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The Montreal indie music scene is a diverse and prolific one, giving us such gems as Plants and Animals, Wolf Parade and Arcade Fire. The Besnard Lakes are no exception with their unique atmospheric take on the world around them conveyed through the lens of their music. Husband and wife Jace Lasek and Olga Goreas have been making their bittersweet brand of music since 2003 with their first LP ‘Volume 1’ released with only 1000 copies (it has since been re-issued in 2007). They released their second album also in ’07 with the title ‘The Besnard Lakes Are The Dark Horse’ which saw it nominated for the Polaris Music Prize, based entirely on merit regardless of sales, genre or label.   

This third album sees a beautiful mix of orchestral pop, prog rock, harmonies, honeyed vocal lines, and shoegaze with guitars blazing in one track, languid and (David) Lynch-like in the next, sitting superbly side by side in a way that shouldn’t fit but just does. The Besnard Lakes Are The Roaring Night captures the feeling and essence of their LP title literally,  both musically and visually, with the album cover art despicting a blazing inferno reaching into the dark skies, in a painting that could have been done by Turner (however a massive electricity pylon amongst the flames is a giveaway it wasn’t painted in the early 1800s). The music on this album has the feel of the painting, a kind of anxiety and urgency about it. The apocolyptic, introspective nature of it builds with each listen like an approaching storm.

The album starts with a crackle and static from a radio in part one of ‘Like The Ocean, Like The Innocent’, giving way to Lasek’s falsetto and Olga’s sweet vocals in part two. ‘And This Is What We Call Progress’ show cases Lasek’s vocals and stands out with its catchy, sexy riff, probably the most energetic upbeat track on the album. It’s with the etheral slower tracks that build and build that The Besnard Lakes shine brightest, however. ‘Chicago Train’ is a delicate thing, utilising strings, flute and omnichord to great affect. ‘Land Of The Living Skies’ is the second two-parter track on the album and is another example of how many tracks from The Besnard Lakes have a timeless quality to them. The album was recorded in Lasek’s own studio (Breakglass) using a 1968 mixing desk apparently previously used by Led Zeppelin. Maybe this contributes to the epic classic feel of the album.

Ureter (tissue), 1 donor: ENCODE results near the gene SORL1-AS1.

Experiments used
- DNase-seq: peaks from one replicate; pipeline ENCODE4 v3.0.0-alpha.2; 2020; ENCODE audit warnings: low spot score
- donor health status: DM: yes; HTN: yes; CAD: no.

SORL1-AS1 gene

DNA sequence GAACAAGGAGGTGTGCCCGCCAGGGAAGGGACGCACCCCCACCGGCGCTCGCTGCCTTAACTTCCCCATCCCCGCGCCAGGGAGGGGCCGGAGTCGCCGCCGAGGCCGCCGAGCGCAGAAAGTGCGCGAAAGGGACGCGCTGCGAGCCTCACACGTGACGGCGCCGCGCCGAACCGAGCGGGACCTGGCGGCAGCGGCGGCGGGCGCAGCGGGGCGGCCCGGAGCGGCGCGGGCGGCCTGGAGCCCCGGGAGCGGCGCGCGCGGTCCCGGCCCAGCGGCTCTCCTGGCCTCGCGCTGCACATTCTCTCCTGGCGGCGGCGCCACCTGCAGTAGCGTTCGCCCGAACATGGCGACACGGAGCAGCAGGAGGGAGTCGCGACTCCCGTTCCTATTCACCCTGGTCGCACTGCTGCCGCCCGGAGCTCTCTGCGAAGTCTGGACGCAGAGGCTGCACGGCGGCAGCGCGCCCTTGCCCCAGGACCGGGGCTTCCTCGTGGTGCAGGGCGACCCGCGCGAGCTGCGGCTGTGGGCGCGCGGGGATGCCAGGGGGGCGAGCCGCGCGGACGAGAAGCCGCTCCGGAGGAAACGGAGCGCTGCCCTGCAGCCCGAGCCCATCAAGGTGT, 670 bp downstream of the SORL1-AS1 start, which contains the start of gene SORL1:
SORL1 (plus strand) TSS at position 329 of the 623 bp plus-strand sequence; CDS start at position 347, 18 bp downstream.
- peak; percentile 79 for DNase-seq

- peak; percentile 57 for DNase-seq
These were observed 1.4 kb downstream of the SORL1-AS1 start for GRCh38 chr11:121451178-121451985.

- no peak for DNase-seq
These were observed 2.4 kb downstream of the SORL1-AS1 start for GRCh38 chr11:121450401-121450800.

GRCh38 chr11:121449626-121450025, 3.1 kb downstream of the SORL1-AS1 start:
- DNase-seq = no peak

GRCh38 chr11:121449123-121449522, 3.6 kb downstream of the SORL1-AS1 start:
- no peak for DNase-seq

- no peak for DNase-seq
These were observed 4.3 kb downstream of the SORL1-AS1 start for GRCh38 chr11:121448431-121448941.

Besnard Lake exists, near Regina, Saskatchewan where Lasek grew up. He and a friend started travelling there every summer, and he describes it as  ‘secluded and hard to get to. You feel like you are the only people there’. Their music isn’t quite as hard to reach, but once you find yourself ensconced amongst the roaring guitars, sweet harmonies and walls of sound it’s just as special. The night is roaring and so should your stereo with this album.

Dave Roberts – March 13, 2010.